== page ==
Environmental Policy News

Experts Raise 5 Key Priorities for Setting the Post-2025 Climate Finance Target

A new study by leading climate finance experts identifies the difficulties hampering climate finance to date. With the UN Climate Change Conference COP27 on the horizon and the process of setting a new global post-2025 climate finance target underway, the study offers insights and 5 key considerations for the next global climate finance target.

Deliberations around setting a new global climate finance target should focus on five elements, say leading climate finance experts in a Perspective published in Climate Policy today. Governments had committed to setting a ‘new collective quantified goal’ for climate finance prior to 2025 in the Paris Agreement. Deliberations about how to do that kicked off at the UN Climate Change Conference in Glasgow last year.

At the UN climate negotiations, developed countries pledge to mobilize $100 billion in climate finance per year from 2020 to 2025. After all, climate finance is a necessary enabler to ensure that countries can mitigate and adapt to climate impacts while not risking their economic development.

According to a recent OECD report, this target was not met in 2020, with climate finance provided by developed nations reaching only $83.3 billion. While opinions differ on how to even count climate finance, this Climate Policy Perspective urges policymakers also to look at the effectiveness of the current funding in meeting the needs of recipient countries.

Considerations for post-2025 climate finance

“Climate finance has been hampered with difficulties, and that’s why the new target needs to be about more than only a higher number,” says Pieter Pauw from Eindhoven University of Technology (TU/e), the Perspective’s lead author. “We identify what the difficulties have been and then pinpoint five elements that should be negotiated with priority in order to reach a meaningful post-2025 climate finance target.”

One element that negotiators should consider is the connection between the new target and Article 2.1(c) of the Paris Agreement. This article aims at greening all finance flows (not just climate finance).

The new target should include the explicit aim of splitting climate finance evenly between mitigation and adaptation. The majority of climate finance currently goes towards mitigation. In 2020 adaptation received only just over one-third of all climate finance. That is despite the fact that costs for adaptation in developing countries are estimated to be five to ten times greater than the amount of public finance that currently goes to adaptation, according to the UN Environment Program’s latest Adaptation Gap report.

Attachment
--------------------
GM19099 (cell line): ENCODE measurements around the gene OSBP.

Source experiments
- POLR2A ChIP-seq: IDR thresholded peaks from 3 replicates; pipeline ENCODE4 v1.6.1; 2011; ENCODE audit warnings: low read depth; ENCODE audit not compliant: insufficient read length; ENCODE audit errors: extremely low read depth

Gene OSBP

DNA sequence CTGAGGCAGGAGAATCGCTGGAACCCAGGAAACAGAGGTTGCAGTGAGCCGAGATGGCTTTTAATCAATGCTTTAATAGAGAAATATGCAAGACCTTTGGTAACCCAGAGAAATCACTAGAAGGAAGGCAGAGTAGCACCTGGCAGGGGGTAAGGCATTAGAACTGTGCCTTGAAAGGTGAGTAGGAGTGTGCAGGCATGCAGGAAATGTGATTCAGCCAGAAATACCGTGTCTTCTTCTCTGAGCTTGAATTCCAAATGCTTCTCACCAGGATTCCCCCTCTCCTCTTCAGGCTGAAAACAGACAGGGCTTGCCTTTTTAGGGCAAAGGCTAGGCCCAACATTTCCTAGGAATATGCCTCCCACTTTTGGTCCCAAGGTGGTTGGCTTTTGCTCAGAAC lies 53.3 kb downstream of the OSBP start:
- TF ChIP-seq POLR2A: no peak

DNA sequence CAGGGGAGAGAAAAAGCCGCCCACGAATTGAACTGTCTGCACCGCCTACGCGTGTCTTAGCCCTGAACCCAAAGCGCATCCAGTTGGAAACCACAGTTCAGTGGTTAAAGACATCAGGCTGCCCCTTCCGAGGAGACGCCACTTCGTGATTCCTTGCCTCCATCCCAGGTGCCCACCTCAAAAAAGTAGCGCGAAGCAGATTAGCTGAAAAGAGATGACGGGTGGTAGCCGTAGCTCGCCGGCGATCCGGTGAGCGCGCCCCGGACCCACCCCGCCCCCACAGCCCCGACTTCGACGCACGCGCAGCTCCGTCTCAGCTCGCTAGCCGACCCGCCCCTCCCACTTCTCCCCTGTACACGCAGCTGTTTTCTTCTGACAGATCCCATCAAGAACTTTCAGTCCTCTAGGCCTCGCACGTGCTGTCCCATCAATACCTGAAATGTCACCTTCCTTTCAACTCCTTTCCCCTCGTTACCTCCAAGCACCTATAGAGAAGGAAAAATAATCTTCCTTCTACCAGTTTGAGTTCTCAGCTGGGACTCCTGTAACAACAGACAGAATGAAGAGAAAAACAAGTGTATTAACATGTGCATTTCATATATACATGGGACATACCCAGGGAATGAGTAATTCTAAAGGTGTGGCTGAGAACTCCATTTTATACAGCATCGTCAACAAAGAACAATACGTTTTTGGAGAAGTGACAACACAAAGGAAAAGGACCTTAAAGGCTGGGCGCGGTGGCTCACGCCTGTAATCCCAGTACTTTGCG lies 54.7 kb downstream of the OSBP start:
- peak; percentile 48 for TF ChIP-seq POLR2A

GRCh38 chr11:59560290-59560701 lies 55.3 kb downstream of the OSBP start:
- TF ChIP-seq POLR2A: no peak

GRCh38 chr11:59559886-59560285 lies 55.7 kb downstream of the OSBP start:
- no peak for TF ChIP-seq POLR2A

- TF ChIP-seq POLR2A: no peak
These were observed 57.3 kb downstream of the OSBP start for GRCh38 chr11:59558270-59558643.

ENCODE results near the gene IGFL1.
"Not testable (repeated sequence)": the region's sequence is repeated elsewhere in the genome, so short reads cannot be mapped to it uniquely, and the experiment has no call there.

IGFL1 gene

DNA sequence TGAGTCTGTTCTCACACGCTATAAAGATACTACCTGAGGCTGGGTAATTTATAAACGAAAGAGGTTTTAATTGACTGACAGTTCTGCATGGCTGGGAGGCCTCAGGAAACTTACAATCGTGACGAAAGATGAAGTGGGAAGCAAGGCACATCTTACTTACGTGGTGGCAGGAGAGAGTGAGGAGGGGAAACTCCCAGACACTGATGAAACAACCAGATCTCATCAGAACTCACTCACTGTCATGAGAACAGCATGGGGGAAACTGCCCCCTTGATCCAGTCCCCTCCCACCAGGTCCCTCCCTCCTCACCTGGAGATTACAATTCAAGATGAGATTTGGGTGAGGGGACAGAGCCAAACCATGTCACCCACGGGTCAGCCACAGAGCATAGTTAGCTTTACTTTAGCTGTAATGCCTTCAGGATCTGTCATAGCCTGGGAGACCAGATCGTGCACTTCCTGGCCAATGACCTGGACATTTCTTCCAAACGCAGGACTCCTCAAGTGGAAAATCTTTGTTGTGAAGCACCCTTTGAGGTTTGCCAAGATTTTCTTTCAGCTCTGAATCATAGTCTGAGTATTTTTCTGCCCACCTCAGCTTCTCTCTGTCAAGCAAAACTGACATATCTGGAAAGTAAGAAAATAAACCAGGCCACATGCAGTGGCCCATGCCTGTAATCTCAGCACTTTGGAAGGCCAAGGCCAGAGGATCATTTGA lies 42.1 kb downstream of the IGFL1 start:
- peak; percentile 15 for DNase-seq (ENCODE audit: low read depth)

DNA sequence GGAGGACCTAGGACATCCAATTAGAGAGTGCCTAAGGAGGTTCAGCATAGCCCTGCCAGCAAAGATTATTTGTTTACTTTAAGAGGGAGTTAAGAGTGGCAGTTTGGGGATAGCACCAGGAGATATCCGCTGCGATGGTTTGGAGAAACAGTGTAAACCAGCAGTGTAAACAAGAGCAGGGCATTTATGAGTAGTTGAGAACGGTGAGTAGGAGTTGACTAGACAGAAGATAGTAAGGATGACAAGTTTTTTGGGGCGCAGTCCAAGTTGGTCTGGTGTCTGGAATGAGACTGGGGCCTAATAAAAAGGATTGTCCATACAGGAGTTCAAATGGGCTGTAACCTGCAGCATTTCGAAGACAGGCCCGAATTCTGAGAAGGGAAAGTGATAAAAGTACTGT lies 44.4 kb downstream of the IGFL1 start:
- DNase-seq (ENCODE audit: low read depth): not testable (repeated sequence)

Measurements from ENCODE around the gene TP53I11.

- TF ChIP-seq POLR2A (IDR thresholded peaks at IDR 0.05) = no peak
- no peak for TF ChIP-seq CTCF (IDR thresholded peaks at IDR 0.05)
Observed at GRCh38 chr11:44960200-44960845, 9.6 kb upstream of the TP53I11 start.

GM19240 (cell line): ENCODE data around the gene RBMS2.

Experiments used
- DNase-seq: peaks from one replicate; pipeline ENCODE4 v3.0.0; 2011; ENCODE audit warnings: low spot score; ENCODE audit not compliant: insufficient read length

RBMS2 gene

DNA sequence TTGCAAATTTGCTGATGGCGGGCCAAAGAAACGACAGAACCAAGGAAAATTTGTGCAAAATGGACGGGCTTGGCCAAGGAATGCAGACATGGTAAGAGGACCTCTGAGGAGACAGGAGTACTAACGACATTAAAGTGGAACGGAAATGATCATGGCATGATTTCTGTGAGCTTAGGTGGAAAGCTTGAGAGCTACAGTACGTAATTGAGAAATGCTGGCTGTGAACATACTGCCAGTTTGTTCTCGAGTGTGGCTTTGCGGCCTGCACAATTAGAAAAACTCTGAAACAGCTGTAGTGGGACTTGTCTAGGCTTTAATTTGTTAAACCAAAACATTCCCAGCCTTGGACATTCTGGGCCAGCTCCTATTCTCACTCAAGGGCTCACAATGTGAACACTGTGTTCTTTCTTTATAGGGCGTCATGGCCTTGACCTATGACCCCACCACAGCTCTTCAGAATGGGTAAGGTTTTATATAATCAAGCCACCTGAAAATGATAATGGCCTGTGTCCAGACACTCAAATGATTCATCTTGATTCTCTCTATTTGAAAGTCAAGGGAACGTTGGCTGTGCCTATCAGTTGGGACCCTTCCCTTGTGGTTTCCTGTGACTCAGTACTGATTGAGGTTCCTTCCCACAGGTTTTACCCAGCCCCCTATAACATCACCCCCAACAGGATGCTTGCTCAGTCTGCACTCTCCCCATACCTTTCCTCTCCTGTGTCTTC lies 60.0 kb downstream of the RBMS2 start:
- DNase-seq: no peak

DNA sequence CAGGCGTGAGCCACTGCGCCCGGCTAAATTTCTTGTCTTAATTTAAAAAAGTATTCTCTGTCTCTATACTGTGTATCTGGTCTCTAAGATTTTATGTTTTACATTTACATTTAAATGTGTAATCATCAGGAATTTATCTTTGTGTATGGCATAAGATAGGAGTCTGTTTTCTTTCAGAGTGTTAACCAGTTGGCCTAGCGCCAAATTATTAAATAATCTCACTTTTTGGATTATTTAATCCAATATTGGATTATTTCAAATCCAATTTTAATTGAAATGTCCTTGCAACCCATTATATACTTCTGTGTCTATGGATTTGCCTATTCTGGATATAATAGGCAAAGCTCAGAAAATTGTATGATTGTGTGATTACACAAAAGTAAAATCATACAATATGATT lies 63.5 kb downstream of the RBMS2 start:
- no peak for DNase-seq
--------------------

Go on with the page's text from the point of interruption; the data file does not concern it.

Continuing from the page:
“Negotiating the post-2025 climate finance target offers an opportunity to take onboard new insights into the needs of developing countries,” says co-author Richard Klein, Senior Research Fellow at Stockholm Environment Institute (SEI). “Last week’s Technical Expert Dialogue on this target focused specifically on the needs and priorities of developing countries. These needs and priorities are an essential starting point for the negotiations on the target.”

A third element to prioritize is that of financial instruments. “Public climate finance mainly takes the form of loans, with loans making up 71% and grants 26% of climate finance in 2020,” says co-author Zoha Shawoo, Research Associate at SEI’s US Center: “From a climate justice perspective, grants are more appropriate than loans because many of the countries that are in need of climate finance, particularly for adaptation, are highly indebted at the same time as they have done very little to cause climate change.” The authors, therefore, argue that negotiators should consider introducing a sub-target for grants.

The fourth element to consider is the mobilization of private finance, and how public finance can be used to de-risk or in other ways incentivize private climate finance, while the fifth element is concerned with defining climate finance and how it relates to development assistance in more robust ways than is currently done.

The fifth priority is new and additional finance. Finally, all parties agreed that climate finance should constitute new not relabeled funding. This requires a keen eye and may require stronger articulation of what climate finance is, with the development of an adjusted system of monitoring and accounting for climate-consistent finance flows.


Two months before negotiations on the post-2025 climate finance target will start at the UN Climate Change Conference in Egypt, the authors offer ways of reaching agreement and a practical approach to determining and achieving the new quantitative climate finance target. They conclude with a call for an update of internationally agreed rules for climate finance tracking and accounting, and for greater transparency and trust.

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